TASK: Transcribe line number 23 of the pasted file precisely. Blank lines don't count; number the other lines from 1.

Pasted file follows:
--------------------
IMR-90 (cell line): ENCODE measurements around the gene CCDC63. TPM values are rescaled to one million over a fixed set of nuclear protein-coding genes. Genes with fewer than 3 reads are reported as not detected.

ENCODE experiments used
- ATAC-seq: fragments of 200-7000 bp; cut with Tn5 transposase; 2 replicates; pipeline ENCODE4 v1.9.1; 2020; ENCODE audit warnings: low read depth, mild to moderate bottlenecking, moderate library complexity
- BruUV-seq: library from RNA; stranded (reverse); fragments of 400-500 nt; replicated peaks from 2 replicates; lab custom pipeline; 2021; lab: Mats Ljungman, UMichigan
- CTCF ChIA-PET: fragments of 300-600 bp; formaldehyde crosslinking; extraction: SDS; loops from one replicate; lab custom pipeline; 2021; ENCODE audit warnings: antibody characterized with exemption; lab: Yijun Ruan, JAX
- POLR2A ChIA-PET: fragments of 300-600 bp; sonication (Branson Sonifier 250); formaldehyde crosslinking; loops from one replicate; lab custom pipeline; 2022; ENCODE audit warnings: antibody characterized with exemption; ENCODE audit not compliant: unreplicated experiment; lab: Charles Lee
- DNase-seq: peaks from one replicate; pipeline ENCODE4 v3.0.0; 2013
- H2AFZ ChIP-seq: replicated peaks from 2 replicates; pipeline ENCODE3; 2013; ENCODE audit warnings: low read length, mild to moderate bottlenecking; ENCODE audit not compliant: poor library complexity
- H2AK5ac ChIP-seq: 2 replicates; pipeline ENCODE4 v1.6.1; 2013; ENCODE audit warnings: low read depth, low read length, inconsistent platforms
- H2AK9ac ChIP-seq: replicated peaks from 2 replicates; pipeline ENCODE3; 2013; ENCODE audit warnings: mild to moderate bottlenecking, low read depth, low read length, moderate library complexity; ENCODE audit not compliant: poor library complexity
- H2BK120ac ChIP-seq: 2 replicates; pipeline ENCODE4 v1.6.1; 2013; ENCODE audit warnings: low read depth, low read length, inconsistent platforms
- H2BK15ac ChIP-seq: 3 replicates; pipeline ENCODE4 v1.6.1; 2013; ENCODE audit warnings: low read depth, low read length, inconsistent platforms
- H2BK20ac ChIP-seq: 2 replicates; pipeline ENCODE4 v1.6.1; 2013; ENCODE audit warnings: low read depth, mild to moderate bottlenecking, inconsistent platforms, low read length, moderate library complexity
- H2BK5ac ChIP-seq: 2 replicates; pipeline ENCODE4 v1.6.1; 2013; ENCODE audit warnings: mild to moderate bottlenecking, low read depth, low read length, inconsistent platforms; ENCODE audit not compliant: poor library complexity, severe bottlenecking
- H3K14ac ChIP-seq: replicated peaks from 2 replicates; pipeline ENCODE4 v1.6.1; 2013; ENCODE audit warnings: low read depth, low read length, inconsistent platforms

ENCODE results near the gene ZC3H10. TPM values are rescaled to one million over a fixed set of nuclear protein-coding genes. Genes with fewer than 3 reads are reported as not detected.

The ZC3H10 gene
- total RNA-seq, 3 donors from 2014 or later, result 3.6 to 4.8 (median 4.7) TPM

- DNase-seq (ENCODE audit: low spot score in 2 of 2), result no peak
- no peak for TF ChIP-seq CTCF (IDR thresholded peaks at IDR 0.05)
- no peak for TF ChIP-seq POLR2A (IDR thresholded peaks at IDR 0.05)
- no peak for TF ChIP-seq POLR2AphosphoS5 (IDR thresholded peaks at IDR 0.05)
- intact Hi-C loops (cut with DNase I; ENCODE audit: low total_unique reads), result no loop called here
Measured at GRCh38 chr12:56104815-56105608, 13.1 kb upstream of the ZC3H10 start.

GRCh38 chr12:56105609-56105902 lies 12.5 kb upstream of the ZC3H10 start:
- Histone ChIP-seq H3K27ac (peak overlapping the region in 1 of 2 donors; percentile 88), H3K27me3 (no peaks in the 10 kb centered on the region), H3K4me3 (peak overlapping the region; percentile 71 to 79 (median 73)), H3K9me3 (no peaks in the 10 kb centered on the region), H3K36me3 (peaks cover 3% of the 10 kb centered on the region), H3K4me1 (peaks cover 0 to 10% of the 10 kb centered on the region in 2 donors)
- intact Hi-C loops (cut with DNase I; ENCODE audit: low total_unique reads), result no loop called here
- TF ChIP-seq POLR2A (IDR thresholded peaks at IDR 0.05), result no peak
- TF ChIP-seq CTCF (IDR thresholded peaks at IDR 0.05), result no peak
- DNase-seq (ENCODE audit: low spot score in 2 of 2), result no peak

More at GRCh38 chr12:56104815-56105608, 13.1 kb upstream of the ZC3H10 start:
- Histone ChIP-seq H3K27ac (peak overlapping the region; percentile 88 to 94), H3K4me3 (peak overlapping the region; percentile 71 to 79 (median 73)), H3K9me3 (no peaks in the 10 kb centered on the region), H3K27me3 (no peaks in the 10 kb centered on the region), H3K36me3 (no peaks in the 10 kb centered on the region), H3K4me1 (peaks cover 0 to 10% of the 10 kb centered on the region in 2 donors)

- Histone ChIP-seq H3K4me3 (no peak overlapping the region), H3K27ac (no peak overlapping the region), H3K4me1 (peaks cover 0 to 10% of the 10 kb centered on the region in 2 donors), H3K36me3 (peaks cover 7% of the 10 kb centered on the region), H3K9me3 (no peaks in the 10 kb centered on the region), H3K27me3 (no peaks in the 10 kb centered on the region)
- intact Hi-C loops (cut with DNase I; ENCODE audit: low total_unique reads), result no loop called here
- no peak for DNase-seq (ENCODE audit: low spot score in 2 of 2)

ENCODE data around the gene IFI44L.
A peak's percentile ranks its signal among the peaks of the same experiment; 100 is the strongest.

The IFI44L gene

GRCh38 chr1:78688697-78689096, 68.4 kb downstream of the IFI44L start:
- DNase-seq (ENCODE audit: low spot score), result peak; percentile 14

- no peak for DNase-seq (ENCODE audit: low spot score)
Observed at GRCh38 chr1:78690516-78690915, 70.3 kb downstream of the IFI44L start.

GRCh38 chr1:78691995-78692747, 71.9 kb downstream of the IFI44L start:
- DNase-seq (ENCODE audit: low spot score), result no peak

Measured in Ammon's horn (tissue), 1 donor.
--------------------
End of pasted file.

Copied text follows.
- intact Hi-C loops (cut with DNase I; ENCODE audit: low total_unique reads), result no loop called here